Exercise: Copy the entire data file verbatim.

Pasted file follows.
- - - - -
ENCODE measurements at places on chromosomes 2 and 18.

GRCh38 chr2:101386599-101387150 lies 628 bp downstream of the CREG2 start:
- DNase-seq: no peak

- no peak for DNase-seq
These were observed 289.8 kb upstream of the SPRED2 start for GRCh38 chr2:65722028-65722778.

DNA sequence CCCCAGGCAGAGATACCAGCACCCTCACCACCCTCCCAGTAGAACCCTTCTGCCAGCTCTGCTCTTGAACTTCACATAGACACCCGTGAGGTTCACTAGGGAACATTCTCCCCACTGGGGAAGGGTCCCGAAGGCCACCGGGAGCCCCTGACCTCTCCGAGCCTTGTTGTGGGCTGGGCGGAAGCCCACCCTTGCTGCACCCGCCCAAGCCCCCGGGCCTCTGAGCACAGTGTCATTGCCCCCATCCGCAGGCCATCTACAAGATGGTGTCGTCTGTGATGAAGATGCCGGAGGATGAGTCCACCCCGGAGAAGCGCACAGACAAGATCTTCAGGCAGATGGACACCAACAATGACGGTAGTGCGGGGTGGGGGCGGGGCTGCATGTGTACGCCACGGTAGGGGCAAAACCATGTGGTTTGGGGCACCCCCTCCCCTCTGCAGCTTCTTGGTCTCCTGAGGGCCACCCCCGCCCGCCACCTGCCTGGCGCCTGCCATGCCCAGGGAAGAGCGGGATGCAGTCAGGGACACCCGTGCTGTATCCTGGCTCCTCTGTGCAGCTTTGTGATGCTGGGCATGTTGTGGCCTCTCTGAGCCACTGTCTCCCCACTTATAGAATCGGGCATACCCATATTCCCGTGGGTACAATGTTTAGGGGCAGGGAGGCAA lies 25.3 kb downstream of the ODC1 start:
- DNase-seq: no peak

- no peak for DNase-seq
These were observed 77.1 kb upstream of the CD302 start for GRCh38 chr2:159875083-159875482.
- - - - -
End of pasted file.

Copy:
ENCODE measurements at places on chromosomes 2 and 18.

GRCh38 chr2:101386599-101387150 lies 628 bp downstream of the CREG2 start:
- DNase-seq: no peak

- no peak for DNase-seq
These were observed 289.8 kb upstream of the SPRED2 start for GRCh38 chr2:65722028-65722778.

DNA sequence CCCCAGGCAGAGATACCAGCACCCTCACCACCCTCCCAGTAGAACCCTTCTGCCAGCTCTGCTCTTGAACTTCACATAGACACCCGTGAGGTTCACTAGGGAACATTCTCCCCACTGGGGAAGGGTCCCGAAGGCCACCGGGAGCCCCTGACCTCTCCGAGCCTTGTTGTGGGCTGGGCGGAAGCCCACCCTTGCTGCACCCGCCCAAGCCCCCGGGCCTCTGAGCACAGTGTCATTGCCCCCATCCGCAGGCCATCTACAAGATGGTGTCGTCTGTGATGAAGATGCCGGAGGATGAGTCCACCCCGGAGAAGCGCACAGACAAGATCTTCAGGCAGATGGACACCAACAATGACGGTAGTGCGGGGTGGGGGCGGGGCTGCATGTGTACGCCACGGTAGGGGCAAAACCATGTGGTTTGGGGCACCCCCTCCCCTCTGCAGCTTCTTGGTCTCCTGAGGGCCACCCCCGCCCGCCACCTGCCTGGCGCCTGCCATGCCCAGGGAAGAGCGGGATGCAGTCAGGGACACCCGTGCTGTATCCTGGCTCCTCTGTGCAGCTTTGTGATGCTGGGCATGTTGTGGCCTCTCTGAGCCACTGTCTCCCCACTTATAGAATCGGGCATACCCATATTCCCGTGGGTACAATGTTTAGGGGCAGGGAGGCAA lies 25.3 kb downstream of the ODC1 start:
- DNase-seq: no peak

- no peak for DNase-seq
These were observed 77.1 kb upstream of the CD302 start for GRCh38 chr2:159875083-159875482.